2011 saw Blu-ray Disc making gains & Netflix faltering
It seems that 2011 was a strange year for home entertainment. Netflix made the poor decision to significantly raise their prices over the summer, causing frustrated customers and plummeting stock prices. That move by Netflix appears to have driven some customers to alternate streaming media solutions or even back to (or staying with) disc based media.
The home entertainment industry saw some improvement in 2011, posting it’s first positive quarter since the economic nightmare started in 2008. The third quarter of 2011 saw consumer spending up when compared to the same period last year. Driving that positive quarter was packaged media making a serious comeback.
What’s most interesting about the packaged media sales in 2011 is how things were split between DVD and Blu-ray. Many films saw at least half of their sales from Blu-ray, even family movies, which traditionally haven’t been big sellers on the format. Movies like Harry Potter and X-Men First Class beat studio expectations of sales, sometimes by as much as 20%. Fox claims X-Men alone is on track to sell 8 million units.
Craig Kornblau, president of Universal Studios Home Entertainment, talked about how Blu-ray faired in 2011 saying,
“Blu-ray had a remarkable year, with the format showing significant growth and bolstering overall home entertainment consumer spending for the first time in three years. New releases benefited tremendously, with female-targeted comedies like Bridesmaids hitting the masses and surpassing industry expectations. Catalog also saw impressive gains, as evidenced with the stellar Blu-ray debuts of such huge fan favorites as Scarface, Star Wars and The Big Lebowski. With the number of Blu-ray homes exceeding 30 million and growing—and with more than half of first-week sales of physical products now credited to Blu-ray—the consumer appetite for high-def movies has never been more palpable.”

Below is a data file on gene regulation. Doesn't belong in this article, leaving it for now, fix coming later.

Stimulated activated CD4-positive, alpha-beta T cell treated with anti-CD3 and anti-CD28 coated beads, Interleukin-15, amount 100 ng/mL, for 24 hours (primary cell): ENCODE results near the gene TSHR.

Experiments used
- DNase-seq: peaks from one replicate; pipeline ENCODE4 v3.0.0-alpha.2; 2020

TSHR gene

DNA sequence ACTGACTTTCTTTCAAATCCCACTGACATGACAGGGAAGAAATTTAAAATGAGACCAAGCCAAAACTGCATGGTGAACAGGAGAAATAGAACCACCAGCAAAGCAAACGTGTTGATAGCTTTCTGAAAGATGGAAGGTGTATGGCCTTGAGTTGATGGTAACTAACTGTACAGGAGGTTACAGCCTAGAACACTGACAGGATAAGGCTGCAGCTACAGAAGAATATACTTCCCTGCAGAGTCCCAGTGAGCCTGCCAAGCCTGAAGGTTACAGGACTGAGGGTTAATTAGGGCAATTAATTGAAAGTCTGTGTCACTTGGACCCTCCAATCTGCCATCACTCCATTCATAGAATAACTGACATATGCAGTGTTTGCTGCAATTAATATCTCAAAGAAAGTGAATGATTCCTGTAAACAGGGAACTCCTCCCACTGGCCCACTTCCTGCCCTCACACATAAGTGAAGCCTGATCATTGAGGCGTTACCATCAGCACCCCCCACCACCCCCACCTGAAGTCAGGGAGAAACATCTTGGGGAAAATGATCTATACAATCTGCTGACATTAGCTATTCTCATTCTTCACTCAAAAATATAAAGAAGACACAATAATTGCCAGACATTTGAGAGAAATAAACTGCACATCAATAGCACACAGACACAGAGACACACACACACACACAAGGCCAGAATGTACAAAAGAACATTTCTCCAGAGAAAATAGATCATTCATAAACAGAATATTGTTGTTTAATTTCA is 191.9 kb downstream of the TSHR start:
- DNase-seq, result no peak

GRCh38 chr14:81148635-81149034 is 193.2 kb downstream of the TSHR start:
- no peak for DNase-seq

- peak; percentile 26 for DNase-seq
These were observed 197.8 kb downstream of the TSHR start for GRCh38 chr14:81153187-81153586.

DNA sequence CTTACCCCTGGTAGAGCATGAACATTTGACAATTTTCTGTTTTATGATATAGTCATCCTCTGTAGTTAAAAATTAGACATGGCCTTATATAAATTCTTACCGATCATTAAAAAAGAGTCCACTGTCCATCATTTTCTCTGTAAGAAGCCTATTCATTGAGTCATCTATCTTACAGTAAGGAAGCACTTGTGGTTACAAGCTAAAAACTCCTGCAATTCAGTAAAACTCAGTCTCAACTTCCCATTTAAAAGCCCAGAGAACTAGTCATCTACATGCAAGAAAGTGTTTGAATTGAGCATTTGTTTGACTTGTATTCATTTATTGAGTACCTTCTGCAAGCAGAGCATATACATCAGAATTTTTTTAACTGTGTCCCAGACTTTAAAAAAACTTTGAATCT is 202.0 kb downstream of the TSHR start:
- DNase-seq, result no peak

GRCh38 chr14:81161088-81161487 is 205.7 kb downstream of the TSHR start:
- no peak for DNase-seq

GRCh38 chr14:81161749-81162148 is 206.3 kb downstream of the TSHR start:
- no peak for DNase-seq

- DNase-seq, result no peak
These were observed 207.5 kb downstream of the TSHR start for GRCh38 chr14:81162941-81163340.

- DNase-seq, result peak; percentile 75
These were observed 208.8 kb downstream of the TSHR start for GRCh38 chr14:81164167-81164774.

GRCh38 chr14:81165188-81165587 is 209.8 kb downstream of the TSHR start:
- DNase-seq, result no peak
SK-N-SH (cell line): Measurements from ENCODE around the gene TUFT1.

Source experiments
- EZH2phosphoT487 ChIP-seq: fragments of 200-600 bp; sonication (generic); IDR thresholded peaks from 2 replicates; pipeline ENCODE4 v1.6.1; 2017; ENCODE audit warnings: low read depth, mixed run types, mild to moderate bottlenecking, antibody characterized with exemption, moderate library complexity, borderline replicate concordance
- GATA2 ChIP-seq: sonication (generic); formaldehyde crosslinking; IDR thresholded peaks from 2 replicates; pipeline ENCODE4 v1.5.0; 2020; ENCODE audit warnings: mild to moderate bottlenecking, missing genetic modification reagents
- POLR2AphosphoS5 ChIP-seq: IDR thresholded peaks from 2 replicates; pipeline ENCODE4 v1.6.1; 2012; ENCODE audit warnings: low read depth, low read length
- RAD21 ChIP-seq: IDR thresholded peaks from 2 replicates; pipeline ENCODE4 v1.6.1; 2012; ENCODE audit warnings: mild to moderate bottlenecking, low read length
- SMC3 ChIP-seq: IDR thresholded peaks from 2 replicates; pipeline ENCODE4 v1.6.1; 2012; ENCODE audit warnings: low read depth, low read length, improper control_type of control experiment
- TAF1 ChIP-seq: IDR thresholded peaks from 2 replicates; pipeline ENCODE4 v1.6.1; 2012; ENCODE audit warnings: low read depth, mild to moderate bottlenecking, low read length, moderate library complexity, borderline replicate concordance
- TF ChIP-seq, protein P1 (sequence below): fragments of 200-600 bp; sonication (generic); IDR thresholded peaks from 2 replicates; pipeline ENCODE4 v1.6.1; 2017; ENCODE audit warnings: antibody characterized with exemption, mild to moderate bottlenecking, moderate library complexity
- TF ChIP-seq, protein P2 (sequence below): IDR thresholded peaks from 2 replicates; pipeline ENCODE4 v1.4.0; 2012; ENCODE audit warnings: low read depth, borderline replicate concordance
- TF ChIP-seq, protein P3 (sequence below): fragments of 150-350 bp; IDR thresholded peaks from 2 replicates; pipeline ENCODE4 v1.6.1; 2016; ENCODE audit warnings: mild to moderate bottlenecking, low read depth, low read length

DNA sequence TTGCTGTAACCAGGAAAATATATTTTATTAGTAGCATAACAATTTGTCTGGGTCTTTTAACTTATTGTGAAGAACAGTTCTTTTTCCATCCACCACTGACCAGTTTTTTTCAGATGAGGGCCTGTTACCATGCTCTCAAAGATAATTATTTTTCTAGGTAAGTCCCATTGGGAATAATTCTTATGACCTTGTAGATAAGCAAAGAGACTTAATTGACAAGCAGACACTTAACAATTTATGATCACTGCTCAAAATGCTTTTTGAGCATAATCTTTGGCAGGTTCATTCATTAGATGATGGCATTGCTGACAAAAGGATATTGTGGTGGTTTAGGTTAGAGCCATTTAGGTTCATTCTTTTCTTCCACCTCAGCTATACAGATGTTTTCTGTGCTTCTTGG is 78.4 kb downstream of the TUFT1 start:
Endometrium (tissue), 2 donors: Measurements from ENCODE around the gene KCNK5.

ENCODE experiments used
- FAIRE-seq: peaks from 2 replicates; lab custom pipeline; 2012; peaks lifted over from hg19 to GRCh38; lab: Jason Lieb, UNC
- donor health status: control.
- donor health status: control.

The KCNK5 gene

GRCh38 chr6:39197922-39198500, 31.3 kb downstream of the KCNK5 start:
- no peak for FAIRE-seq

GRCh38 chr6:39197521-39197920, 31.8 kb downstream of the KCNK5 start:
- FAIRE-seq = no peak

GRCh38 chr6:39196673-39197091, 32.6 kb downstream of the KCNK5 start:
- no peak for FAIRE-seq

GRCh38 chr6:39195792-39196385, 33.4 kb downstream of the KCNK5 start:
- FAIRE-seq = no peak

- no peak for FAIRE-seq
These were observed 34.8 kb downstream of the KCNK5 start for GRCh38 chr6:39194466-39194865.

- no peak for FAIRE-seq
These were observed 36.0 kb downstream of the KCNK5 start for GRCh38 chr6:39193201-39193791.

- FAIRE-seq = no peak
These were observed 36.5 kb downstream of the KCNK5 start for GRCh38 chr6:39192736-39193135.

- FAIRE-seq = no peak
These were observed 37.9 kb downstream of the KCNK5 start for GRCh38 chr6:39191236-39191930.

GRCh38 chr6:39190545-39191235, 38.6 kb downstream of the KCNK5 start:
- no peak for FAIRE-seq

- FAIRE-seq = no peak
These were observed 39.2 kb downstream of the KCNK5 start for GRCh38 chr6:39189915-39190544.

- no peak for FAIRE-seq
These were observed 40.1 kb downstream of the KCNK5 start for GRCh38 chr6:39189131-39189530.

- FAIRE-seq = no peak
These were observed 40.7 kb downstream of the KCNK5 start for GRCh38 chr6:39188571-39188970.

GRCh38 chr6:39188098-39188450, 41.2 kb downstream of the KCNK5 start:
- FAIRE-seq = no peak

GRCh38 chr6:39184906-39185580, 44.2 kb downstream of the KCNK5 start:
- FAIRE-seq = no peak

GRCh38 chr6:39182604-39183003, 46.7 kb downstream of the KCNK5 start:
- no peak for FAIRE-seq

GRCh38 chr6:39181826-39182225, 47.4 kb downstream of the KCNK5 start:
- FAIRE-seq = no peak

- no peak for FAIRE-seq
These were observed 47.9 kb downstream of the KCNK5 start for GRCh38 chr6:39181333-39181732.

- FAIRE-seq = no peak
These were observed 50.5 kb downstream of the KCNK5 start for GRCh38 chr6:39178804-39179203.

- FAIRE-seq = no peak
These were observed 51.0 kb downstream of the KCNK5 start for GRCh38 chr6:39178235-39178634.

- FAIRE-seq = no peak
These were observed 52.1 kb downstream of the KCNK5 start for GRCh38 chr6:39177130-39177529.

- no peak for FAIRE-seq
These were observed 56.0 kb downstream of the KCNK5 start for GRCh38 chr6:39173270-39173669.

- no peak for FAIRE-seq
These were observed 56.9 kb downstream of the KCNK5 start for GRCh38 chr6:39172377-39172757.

Hollywood isn’t just counting on physical media sales to post profits. The industry is starting to get more realistic about digital video and the direction that consumer consumption of media is going over the next few years. To that end a consortium of studios and companies got together in 2011 to create UltraViolet, a digital storage locker allowing consumers to stream purchased media to a collection of different devices. That move was a positive step by Hollywood in identifying the ways in which consumer media consumption is changing.
UltraViolet still has some issues. Apple doesn’t support it and Walt Disney has decided to develop their own system instead, dubbing their solution Keychest. This kind of segmentation always causes problems with consumer adoption.
Despite those concerns, Ron Sanders, president of Warner Home Video, had very positive expectations for the future of UltraViolet and its connection to Blu-ray sales.
“UltraViolet has had a good start, given the limited amount of titles in the system so far. The conversion rates for UV digital copies are very good on Blu-ray, which we think is also driving sales of new releases. Consumers are excited about the prospects for streaming and mobile device use with UV, and we think as the ecosystem continues to develop it only drives more consumers to own more content.”
So, what does 2012 hold for the home entertainment industry? If industry executives are asked, it seems they feel nothing but good vibes about where things are going in the future. Almost all executives seem to be very positive about increased sales of Blu-ray Discs and higher consumer adoption of UltraViolet or competing digital locker style systems.
I personally believe digital is where this industry is going, but with the higher adoption rate of HDTVs, Blu-ray could see decent sales in 2012 with DVD sales finally falling behind. I’m hoping these studios can get together and decide on one major digital locker format and push platform holders, like Apple, to support the format. That would make it far easier for consumers to commit to going digital even if Netflix continues to bury itself with poor decisions.
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